Saturday, May 11, 2013

Still Life With Robin: Play "Guess the Age" by the Phone Message

by Peggy Robin

Yesterday I had three voicemail messages to return from three different callers, who each wanted me to respond with requested information via a different method. Even if I had never previously had contact with any of the three, I would have been able to tell the approximate age of the caller just from her preference in my form of response. Of course, there were also clues in the pitch and quality of the voice, but I think from the content alone it would be easy for anyone to score 3 out of 3 on this guessing game, without any audio hints.

First caller: "You don't need to call me back, just text the information to 571-709-XXXX."

Second caller: "You don't need to call me back, just send me an email with the information. I'm at Firstname underscore Lastname at"

Third caller: ""Please call me back. My number is 363-XXXX."

You know, of course, that the first caller is young, most likely under 30, and possibly under 25.  You would guess (and you would be correct) that this person does not even have a land line. Although she lives in DC, she does not have and may never have a 202 number. She's had the same cell phone number all her young life. And she will probably have that number wherever she lives for the rest of her life. Texting is the normal way for her to receive any brief bit of information. It may also be her preferred way of chatting with her friends. When it comes to cell phone use, she texts far more often than the talks.

The second caller's age is harder to pin down: she's neither old nor young but somewhere in the middle, or more precisely, late-middle of the age spectrum. She's had that AOL account since the early 1990s, when AOL mailed her (along with everyone else in the US who had a permanent or semi-permanent address) that first free disk. It took her a while to get used this means of communication, but by the late 2000s she had become a great and frequent emailer, feeling comfortable and secure with her long and permanent record of saved emails of all her correspondence. While others around her have long ago ditched AOL for trendier domains like Gmail or faster networks like Verizon, she's remained loyal or at least stuck with it out recognition that at her age, it's a hassle to switch.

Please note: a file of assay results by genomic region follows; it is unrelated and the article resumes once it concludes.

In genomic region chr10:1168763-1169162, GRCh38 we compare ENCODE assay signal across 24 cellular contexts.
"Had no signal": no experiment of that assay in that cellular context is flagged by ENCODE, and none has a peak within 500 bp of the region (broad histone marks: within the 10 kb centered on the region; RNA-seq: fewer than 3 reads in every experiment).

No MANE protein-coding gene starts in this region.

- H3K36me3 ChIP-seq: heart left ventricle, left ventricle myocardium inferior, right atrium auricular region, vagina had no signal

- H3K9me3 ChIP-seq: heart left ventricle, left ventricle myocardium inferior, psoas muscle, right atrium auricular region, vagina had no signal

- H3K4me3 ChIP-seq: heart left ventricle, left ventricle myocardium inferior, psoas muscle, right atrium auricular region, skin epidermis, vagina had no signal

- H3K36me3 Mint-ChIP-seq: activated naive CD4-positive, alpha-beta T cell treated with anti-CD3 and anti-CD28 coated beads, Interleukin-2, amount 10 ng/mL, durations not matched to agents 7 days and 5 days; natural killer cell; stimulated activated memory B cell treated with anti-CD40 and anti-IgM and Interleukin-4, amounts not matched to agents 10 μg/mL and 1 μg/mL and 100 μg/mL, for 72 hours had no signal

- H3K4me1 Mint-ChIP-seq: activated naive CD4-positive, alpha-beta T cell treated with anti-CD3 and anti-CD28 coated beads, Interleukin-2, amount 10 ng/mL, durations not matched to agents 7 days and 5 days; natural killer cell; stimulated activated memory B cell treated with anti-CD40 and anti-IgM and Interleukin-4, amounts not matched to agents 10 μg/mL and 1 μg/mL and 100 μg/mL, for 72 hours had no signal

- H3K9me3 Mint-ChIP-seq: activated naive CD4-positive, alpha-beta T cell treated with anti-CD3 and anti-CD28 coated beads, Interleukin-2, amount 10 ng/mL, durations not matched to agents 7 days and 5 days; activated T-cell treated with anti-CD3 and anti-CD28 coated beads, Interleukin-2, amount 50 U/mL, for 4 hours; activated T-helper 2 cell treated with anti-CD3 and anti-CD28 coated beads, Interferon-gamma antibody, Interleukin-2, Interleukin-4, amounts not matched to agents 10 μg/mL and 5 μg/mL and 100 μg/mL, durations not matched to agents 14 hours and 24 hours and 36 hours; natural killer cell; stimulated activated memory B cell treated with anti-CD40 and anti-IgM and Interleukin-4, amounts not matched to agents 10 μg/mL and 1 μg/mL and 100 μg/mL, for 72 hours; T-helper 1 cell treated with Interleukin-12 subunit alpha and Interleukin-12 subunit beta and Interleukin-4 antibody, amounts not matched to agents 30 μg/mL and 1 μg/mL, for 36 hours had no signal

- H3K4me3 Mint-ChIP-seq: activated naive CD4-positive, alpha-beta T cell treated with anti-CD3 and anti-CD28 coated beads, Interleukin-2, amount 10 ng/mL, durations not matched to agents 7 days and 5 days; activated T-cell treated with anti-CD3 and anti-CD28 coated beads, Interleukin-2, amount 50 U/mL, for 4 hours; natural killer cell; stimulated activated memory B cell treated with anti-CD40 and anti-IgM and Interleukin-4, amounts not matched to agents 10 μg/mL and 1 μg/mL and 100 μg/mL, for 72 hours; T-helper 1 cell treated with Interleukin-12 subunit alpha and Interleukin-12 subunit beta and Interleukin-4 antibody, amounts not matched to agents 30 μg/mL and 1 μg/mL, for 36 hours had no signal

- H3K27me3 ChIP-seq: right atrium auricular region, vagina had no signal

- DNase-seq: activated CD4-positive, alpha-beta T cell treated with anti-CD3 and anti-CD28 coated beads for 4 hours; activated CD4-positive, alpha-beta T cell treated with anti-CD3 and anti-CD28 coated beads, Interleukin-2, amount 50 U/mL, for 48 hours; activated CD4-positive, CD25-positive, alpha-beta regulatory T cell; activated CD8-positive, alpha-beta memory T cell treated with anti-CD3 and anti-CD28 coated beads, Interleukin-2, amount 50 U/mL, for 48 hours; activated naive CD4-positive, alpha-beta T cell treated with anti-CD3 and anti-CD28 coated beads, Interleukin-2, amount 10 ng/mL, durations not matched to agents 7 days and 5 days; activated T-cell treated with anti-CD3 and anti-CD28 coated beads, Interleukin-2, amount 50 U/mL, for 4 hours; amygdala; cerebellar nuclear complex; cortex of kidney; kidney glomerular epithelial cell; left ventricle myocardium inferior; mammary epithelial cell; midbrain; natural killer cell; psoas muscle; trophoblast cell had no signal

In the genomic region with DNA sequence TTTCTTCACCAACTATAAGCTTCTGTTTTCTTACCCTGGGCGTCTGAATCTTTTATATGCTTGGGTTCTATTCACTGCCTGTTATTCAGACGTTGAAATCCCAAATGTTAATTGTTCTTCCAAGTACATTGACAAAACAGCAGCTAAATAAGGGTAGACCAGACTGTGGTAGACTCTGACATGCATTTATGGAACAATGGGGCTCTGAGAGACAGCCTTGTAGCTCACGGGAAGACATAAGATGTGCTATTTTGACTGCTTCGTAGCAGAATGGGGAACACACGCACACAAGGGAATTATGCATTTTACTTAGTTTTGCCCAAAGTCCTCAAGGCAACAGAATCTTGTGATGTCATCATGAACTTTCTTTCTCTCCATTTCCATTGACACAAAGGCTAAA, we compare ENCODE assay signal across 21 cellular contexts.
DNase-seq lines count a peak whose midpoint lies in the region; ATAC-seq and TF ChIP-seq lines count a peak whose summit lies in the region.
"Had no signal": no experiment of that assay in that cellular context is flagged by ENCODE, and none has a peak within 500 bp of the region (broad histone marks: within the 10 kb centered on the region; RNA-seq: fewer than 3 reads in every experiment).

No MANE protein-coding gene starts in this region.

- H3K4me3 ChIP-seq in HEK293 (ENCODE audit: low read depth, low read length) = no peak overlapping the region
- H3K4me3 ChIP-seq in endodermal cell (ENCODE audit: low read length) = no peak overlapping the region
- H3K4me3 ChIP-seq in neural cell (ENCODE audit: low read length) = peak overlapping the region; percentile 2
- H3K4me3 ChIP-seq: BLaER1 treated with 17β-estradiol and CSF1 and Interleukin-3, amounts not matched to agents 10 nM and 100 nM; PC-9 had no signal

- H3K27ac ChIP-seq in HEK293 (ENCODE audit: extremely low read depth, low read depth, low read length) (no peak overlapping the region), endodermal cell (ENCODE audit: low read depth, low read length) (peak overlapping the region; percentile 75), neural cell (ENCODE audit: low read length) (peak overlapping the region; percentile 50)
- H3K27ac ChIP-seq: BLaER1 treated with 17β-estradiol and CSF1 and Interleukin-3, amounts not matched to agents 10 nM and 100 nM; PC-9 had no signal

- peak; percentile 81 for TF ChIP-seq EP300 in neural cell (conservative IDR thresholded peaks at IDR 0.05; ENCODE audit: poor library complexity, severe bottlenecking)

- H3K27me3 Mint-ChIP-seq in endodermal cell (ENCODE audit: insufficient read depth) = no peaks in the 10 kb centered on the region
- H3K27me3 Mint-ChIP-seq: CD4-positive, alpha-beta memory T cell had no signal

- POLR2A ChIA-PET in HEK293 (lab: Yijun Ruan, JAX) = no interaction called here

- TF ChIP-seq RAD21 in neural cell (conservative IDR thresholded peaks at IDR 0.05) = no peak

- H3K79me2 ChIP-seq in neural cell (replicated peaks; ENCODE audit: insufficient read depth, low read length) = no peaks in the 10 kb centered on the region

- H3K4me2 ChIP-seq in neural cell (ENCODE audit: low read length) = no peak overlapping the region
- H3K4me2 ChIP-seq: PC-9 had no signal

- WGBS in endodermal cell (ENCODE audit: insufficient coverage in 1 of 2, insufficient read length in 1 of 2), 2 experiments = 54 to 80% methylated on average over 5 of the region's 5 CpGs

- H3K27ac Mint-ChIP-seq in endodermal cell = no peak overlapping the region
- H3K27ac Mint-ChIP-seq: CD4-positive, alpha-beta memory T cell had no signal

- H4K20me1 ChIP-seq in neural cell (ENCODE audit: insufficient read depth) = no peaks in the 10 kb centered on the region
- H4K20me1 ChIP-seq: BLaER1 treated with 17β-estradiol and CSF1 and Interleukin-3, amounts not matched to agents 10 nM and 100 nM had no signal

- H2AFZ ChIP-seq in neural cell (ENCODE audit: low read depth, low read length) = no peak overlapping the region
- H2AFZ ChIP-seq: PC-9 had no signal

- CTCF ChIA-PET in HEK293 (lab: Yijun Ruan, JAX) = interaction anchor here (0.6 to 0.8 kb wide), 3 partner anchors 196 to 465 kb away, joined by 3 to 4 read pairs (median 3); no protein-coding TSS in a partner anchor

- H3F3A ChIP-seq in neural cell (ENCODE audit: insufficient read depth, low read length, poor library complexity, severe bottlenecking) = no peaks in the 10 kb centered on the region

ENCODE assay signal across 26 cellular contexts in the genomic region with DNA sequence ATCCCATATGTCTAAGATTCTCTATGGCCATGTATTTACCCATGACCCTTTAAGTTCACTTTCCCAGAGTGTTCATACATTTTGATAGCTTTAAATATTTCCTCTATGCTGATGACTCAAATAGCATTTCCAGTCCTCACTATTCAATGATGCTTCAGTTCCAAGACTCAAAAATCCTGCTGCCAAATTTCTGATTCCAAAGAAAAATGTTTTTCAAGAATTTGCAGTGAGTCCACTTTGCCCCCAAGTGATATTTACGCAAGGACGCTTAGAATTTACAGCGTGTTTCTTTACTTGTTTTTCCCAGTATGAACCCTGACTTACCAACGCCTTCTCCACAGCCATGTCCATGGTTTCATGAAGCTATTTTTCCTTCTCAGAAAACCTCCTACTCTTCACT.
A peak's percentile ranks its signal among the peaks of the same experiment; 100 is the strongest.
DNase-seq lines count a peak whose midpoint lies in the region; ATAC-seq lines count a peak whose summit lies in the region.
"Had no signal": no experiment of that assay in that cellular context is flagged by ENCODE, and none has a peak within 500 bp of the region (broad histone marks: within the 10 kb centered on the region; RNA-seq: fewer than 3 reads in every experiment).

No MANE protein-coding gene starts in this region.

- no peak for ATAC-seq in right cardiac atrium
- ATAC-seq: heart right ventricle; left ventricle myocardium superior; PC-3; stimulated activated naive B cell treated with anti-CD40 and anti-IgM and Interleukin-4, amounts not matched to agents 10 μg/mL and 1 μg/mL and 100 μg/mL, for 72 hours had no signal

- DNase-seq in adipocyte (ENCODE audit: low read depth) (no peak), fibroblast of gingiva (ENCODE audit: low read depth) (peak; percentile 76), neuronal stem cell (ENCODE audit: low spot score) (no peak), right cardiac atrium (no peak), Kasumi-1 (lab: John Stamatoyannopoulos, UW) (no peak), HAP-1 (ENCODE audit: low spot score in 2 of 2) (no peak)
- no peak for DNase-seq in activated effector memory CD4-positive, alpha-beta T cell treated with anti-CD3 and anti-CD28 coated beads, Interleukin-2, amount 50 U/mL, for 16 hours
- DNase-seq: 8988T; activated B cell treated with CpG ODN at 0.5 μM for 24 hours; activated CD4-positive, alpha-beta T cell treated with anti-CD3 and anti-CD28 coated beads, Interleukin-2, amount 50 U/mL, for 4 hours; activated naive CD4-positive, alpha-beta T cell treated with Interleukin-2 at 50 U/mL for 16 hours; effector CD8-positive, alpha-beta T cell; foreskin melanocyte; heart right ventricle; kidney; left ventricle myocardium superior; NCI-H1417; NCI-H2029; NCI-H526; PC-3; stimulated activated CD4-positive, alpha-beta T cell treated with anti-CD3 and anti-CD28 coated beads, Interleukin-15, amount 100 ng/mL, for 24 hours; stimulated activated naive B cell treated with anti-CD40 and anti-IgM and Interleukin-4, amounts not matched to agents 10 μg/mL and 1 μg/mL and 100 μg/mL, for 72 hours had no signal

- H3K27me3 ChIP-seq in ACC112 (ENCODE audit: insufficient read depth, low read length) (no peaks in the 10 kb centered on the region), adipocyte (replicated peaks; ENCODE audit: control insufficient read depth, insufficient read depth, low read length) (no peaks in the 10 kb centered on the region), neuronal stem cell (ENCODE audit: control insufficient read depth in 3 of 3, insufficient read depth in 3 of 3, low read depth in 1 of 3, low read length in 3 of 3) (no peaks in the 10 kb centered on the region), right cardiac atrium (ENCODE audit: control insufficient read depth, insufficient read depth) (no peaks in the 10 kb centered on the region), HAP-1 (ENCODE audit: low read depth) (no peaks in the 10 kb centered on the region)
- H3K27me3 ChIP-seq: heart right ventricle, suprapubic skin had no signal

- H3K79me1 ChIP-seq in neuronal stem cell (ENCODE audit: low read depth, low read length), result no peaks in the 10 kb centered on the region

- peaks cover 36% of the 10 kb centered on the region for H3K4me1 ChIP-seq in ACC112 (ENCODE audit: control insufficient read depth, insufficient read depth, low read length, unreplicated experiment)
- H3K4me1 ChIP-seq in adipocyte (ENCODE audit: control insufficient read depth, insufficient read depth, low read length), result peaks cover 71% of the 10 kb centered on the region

The third caller is old, most likely over 80. She's old enough to have lived the great part of her life in The Age of 7 Digit Dialing. Though The Age of 10 Digit Dialing crept in on her sometime in the late 1980s, when parts of New York City that used to be 212 were assigned the area code 914 and it first became necessary for some New Yorkers to use 10 digits to dial other New Yorkers, this caller did not feel the need to adjust her own perception of what constitutes a phone number. Then came the 1990s and suddenly parts of suburban Maryland went from 301 to 240. That hit closer to home, but it still did not affect this caller's own, long-practiced and melodious recital of her 7-digit home number. If you should happen to inquire why she does not preface the number with the area code, she will answer this way: "I had to change the way I said the number when they went to all-number calling back in the 1960s. It used to be EMerson 3-XXXX. I loved that number -- it had poetry. I don't need to make any other changes. I have lived in Washington, DC all my life and everyone knows the area code is 202."

I got back to all three, each one as she preferred -- even though it's somewhat alien to me to reply by text as I did to the first caller, and I did have to think twice about the area code before returning the third person's call. I suppose that tells you where I fit into into my own schema.


Still Life With Robin is published on Saturdays on the Cleveland Park Listserv,, and on All Life Is Local.

No comments:

Post a Comment